The Great Depression: What Happened, What Caused It, How It Ended
Why There Was Only One Great Depression
The Great Depression was a worldwide economic depression that lasted 10 years. Its kickoff was “Black Thursday," October 24, 1929. That's when traders sold 12.9 million shares of stock in one day, triple the usual amount. Over the next four days, stock prices fell 23 percent in the stock market crash of 1929. But the Great Depression really started in August when the economy contracted.
Unemployment Reached 25 Percent
The Great Depression affected all aspects of society.
By its height in 1933, unemployment had risen from 3 percent to 25 percent of the nation’s workforce. Wages for those who still had jobs fell 42 percent. Gross domestic product was cut in half, from $103 billion to $55 billion. That was partly because of deflation. Prices fell 10 percent each year. Panicked government leaders passed the Smoot-Hawley tariff to protect domestic industries and jobs. As a result, world trade plummeted 65 percent as measured in U.S. dollars. It fell 25 percent in the total number of units.
Life During The Depression
The Depression caused many farmers to lose their farms. At the same time, years of overcultivation and a drought created the “Dust Bowl” in the Midwest. It ended agriculture in a previously fertile region. Thousands of these farmers and other unemployed workers looked for work in California. Many ended up living as homeless “hobos.” Others moved to shantytowns called “Hoovervilles," named after then-President Herbert Hoover.
What Caused It
- The Fed began raising the fed funds rate in the spring of 1928. It kept increasing it through a recession that began August 1929. That's what caused the stock market crash in October 1929.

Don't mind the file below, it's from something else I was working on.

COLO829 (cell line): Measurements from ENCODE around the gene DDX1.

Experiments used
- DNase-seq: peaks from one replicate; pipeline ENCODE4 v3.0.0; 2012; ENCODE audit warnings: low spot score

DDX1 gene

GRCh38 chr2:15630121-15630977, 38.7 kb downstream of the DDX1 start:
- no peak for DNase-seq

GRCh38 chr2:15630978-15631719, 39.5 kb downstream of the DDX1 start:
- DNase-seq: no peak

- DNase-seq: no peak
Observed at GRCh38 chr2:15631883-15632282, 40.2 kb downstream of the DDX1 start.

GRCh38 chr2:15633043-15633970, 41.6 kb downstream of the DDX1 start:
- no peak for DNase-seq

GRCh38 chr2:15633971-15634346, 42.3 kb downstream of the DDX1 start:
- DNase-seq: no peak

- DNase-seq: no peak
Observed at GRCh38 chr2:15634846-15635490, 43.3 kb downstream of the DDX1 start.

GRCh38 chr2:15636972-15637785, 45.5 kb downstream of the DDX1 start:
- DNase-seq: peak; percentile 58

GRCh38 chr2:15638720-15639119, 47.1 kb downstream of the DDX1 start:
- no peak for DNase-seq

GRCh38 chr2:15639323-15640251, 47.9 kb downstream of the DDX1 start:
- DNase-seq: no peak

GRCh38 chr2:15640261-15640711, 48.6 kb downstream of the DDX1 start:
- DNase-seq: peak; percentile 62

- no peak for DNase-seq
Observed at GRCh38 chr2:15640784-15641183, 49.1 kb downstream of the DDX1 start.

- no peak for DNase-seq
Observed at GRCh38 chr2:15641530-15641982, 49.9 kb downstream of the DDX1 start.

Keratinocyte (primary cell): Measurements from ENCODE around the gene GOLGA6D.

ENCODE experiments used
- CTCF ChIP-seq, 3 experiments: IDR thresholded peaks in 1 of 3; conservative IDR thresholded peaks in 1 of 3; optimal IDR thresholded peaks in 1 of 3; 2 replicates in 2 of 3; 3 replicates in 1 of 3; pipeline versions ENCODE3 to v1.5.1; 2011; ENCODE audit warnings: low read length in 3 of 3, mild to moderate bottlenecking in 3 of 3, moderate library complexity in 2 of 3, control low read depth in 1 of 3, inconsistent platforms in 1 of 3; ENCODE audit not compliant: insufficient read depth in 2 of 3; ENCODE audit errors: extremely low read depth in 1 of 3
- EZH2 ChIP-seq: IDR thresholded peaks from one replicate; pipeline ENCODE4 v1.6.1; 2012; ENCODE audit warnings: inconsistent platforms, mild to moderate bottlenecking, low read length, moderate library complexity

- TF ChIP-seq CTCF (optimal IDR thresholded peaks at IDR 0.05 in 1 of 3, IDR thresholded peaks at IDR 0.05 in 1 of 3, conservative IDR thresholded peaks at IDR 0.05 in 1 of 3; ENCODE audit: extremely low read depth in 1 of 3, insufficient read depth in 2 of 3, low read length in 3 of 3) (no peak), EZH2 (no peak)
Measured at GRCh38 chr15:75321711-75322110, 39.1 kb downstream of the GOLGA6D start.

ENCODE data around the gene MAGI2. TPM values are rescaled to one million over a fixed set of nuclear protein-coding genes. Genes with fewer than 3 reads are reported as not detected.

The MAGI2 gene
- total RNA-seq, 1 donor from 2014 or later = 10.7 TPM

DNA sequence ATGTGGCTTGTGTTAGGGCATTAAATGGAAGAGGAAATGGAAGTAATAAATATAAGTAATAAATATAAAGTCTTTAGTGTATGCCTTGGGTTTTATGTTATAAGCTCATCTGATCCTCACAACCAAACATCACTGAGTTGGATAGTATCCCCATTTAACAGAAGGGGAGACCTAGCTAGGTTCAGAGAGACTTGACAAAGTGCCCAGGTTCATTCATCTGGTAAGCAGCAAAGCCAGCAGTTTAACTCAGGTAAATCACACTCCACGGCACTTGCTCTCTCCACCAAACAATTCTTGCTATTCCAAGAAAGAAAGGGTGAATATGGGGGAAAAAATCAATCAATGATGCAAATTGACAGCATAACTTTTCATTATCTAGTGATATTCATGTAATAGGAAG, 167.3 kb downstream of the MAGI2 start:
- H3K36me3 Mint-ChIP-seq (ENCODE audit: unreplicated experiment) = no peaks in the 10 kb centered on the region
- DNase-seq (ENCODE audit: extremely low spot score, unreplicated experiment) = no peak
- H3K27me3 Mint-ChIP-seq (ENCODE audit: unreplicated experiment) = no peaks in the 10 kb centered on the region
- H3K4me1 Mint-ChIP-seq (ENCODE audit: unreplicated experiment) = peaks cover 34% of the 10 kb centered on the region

- When the stock market crashed, investors turned to the currency markets. At that time, the gold standard supported the value of the dollars held by the U.S. government. Speculators began trading in their dollars for gold September 1931. That created a run on the dollar.
- The Fed raised interest rates again to preserve the dollar's value. That further restricted the availability of money for businesses. More bankruptcies followed.
- The Fed did not increase the supply of money to combat deflation.
- Investors withdrew all their deposits from banks. The failure of the banks created more panic. The Fed ignored the banks' plight. This situation destroyed any of consumers’ remaining confidence in financial institutions. Most people withdrew their cash and put it under their mattresses. That further decreased the money supply.
The Fed did not put enough money in circulation to get the economy going again. Instead, the Fed allowed total supply of U.S. dollars to fall 30 percent.
What Ended the Great Depression
It created 42 new agencies. They were designed to create jobs, allow unionization and provide unemployment insurance. Many of these programs still exist. They include Social Security, the Securities and Exchange Commission, and the Federal Deposit Insurance Corporation. These programs help safeguard the economy and prevent another depression.
Many argue that World War II, not the New Deal, ended the Depression. But if FDR had spent as much on the New Deal as he did during the War, it would have ended the Depression. In the nine years between the launch of the New Deal and the attack on Pearl Harbor, FDR increased the debt by $3 billion. In 1942, defense spending added $23 billion to the debt. In 1943, it added another $64 billion. For more, see .
In fact, WWII had its roots in the Depression.
Financial stress made Germans desperate enough to elect Adolf Hitler's Nazi party to a majority in 1933. If FDR had spent enough on the New Deal to end the Depression before Hitler rose to power, World War II might never have happened.
Reasons a Great Depression Could Not Happen Again
A depression on the same scale could not happen the same way. Central banks around the world, including the U.S. Federal Reserve, have learned from the past. They know how to use monetary policy to manage the economy.
But monetary policy can't offset fiscal policy. The sizes of the U.S. national debt and the current account deficit could trigger an economic crisis. That would be difficult for monetary policy to fix. No one can be certain what will happen, since the current U.S. debt level is unprecedented.